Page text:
by Jeanne Cordua
In Østerlars church, the biggest one, you can see the Apocalypse – and the Devil is relieving himself of something over the damned – is he Baphomet? The face of the devil might be a caricature of a person well known to the congregation. In Nyker church another little devil is whispering into the ear of Pontius Pilate. Not only evil things, but perhaps also mysteries? The Baphomet was a certain code to the Templars of the Sophia, wisdom. Again may I recommend Henry Lincoln, this time his “Key to the Sacred Pattern”. Here he explains about letter codes. The fleur-de-lys was closely connected to Christian mysteries, Mary Magdalene and the Grail – and in Nyker church you can find it among leaves and flowers in the portal above the choir!
But that is not all. The Templars worshipped the head as the seat of wisdom – and above the apse on the outside of the churches of Nyker, Nylars, Østerlars, Knudsker, Ibsker and Poulsker you can see strange round things with eyes even today. On the churches of Nylars and Nyker it even wears a hat! Other churches than the round ones bear symbols that indicate Templar influence. In the bell tower of Bodilsker church a stone is put into the wall, bearing a cross upon a sword or a stick. This cross has a typical crusader shape. See below, in the next picture section.
According to the Danish historian Palle Lauring these heads were symbols of the ancient Norse death god Odin, looking out over the graveyard… and around 1200 the Viking Age wasn’t very far away. Bornholm was christianized around 1050. But perhaps these heads are also Templar symbols? The heads visible today date only back to the 17th or 18th century before the lead roofs were put on the apses. But before that there must have been other heads like the one we see on the front door of Åkirke church (above left). This head is called a lion’s head; but to me it is obvious that we see a bearded man with long hair. And this head is original! Please notice the similarity with the image of Saint Olaf (also original).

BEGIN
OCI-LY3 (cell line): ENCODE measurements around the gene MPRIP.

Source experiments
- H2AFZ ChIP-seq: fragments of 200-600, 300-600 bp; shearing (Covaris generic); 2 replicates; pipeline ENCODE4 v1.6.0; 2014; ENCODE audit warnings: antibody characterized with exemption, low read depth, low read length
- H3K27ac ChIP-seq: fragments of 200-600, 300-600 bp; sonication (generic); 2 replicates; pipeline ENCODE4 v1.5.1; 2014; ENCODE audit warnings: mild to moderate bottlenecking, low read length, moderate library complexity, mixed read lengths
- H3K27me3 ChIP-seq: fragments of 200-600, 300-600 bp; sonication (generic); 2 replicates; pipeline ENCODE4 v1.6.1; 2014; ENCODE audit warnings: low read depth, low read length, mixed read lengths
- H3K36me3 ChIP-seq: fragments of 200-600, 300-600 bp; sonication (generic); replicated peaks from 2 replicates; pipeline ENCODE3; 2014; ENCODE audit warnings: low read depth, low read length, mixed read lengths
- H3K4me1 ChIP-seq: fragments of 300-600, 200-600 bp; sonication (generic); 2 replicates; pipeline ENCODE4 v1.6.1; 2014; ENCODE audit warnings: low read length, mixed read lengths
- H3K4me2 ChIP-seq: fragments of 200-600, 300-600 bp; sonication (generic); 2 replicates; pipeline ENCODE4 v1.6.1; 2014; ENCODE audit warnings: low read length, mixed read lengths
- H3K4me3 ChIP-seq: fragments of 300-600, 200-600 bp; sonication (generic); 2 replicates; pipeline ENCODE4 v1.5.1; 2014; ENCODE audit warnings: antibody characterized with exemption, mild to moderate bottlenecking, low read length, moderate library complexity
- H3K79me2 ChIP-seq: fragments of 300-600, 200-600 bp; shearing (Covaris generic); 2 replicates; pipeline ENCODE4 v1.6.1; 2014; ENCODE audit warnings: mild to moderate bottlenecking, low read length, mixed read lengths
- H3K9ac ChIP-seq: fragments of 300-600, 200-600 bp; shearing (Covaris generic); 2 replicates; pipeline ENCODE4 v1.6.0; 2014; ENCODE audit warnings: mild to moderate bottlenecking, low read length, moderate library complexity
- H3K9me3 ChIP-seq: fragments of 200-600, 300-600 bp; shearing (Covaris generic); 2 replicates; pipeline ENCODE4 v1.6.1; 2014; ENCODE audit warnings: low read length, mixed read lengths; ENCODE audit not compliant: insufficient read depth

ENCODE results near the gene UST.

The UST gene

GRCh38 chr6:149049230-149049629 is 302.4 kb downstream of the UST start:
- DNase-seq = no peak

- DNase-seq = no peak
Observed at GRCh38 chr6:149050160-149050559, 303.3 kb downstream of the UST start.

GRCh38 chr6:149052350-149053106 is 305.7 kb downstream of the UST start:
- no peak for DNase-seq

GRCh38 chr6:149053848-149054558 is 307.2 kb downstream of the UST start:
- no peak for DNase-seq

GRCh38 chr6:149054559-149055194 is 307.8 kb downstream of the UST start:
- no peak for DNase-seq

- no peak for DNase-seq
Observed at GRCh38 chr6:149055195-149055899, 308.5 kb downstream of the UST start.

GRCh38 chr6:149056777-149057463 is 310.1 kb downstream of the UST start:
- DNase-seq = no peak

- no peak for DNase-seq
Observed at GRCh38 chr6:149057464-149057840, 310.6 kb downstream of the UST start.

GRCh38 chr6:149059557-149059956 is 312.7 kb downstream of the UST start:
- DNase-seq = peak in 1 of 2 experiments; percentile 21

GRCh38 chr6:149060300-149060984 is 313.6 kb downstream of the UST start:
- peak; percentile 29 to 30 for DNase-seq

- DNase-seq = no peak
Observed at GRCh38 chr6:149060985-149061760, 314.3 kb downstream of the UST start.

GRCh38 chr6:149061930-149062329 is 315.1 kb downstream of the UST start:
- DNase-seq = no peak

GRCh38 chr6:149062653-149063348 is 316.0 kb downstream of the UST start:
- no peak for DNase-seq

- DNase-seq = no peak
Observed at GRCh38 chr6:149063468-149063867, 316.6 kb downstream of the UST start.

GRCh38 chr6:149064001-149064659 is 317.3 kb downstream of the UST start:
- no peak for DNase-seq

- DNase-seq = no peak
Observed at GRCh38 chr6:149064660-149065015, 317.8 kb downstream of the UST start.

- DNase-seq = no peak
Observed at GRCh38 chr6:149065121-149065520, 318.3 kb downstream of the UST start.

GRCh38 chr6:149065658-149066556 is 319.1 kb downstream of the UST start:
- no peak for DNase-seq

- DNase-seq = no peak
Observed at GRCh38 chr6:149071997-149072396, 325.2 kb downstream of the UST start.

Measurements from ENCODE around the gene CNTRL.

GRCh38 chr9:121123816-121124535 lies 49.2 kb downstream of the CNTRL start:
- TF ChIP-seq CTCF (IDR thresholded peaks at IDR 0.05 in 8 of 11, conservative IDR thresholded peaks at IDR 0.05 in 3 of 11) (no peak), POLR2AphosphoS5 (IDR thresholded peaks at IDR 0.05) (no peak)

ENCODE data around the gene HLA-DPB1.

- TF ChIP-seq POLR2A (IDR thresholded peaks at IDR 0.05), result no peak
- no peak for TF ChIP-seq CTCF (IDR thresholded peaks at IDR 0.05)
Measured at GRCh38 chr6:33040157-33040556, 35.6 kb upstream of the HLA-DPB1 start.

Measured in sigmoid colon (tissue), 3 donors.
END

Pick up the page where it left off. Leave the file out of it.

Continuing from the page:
Other churches than the round ones bear symbols that indicate Templar influence. In the bell tower of Bodilsker church a stone is put into the wall, bearing a cross upon a sword or a stick. This cross has a typical crusader shape. See below, in the next picture section.
Various types of crosses:
Bodilsker church, gravestone(?) in wall
Consecration cross Nyker church
German crusader’s flags
Round churches are not specific to Bornholm; but wherever they can be found there ususally is a very close connection to the Knights Templar or the other orders of warrior monks. Read here what Harald Boehlke has found out in Norway!
And now that we are talking about heads, why not add the hats!
Upon the old belfry of Bodilsker church hangs a strange, hat-shaped stone – perhaps an ancient standing stone that was put into the wall. It is called The Devil’s Hat – and the legend says that the devil got so angry over the ringing with the church bells that he threw his hat at the church – and it got stuck in the tower. In the very vicinity of the church an old grove of standing stones (Gryet “the Dawn”) exists – perhaps a connection with ancient sacred sites?
(Please click the picture for a larger version)
The “hat” may possibly be part of an old standing stone or similar. Toad stool shaped stones with cup marks (please read more about this in the menu The Devil’s Bowling Alleys etc.) are known from other places.
I have been contacted by a French autor, Max le Martin, who is currently writing a book about “hat stones” in Corsica. Please check out his Flick site here.
Thus it is also of interest, that in 2011 a remanins of a barrow was found during the excavation for building a welfare house near Bodilsker church. An archeological profile of the barrow by the church can be seen here:
It is typical that pre-Christian sites have often been “reused” for building churches, as we can also see here.
Please continue to my next point on the menu on the left and read about Poulsker church – the forgotten mystery church.